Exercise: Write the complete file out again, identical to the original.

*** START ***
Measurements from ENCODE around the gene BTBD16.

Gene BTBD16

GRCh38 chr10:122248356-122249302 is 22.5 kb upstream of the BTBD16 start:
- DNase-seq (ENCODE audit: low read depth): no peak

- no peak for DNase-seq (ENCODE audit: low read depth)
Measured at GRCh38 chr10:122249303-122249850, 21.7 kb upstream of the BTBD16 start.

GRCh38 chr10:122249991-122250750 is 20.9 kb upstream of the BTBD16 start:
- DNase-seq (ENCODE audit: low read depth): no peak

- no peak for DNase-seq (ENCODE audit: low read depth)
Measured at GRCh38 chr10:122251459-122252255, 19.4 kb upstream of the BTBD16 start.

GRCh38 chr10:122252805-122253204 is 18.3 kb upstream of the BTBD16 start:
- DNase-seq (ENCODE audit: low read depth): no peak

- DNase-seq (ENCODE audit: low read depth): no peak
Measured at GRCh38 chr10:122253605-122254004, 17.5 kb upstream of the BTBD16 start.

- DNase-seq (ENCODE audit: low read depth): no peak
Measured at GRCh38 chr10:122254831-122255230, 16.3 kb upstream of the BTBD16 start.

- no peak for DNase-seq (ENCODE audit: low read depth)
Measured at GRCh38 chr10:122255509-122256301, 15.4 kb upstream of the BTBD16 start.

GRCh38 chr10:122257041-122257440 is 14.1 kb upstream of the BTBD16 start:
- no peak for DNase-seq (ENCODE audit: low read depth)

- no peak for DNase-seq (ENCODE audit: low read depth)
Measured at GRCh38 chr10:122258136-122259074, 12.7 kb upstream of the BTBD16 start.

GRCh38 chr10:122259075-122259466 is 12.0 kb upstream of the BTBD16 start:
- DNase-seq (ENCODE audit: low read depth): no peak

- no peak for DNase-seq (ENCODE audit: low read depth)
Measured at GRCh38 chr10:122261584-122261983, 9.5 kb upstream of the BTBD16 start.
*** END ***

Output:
Measurements from ENCODE around the gene BTBD16.

Gene BTBD16

GRCh38 chr10:122248356-122249302 is 22.5 kb upstream of the BTBD16 start:
- DNase-seq (ENCODE audit: low read depth): no peak

- no peak for DNase-seq (ENCODE audit: low read depth)
Measured at GRCh38 chr10:122249303-122249850, 21.7 kb upstream of the BTBD16 start.

GRCh38 chr10:122249991-122250750 is 20.9 kb upstream of the BTBD16 start:
- DNase-seq (ENCODE audit: low read depth): no peak

- no peak for DNase-seq (ENCODE audit: low read depth)
Measured at GRCh38 chr10:122251459-122252255, 19.4 kb upstream of the BTBD16 start.

GRCh38 chr10:122252805-122253204 is 18.3 kb upstream of the BTBD16 start:
- DNase-seq (ENCODE audit: low read depth): no peak

- DNase-seq (ENCODE audit: low read depth): no peak
Measured at GRCh38 chr10:122253605-122254004, 17.5 kb upstream of the BTBD16 start.

- DNase-seq (ENCODE audit: low read depth): no peak
Measured at GRCh38 chr10:122254831-122255230, 16.3 kb upstream of the BTBD16 start.

- no peak for DNase-seq (ENCODE audit: low read depth)
Measured at GRCh38 chr10:122255509-122256301, 15.4 kb upstream of the BTBD16 start.

GRCh38 chr10:122257041-122257440 is 14.1 kb upstream of the BTBD16 start:
- no peak for DNase-seq (ENCODE audit: low read depth)

- no peak for DNase-seq (ENCODE audit: low read depth)
Measured at GRCh38 chr10:122258136-122259074, 12.7 kb upstream of the BTBD16 start.

GRCh38 chr10:122259075-122259466 is 12.0 kb upstream of the BTBD16 start:
- DNase-seq (ENCODE audit: low read depth): no peak

- no peak for DNase-seq (ENCODE audit: low read depth)
Measured at GRCh38 chr10:122261584-122261983, 9.5 kb upstream of the BTBD16 start.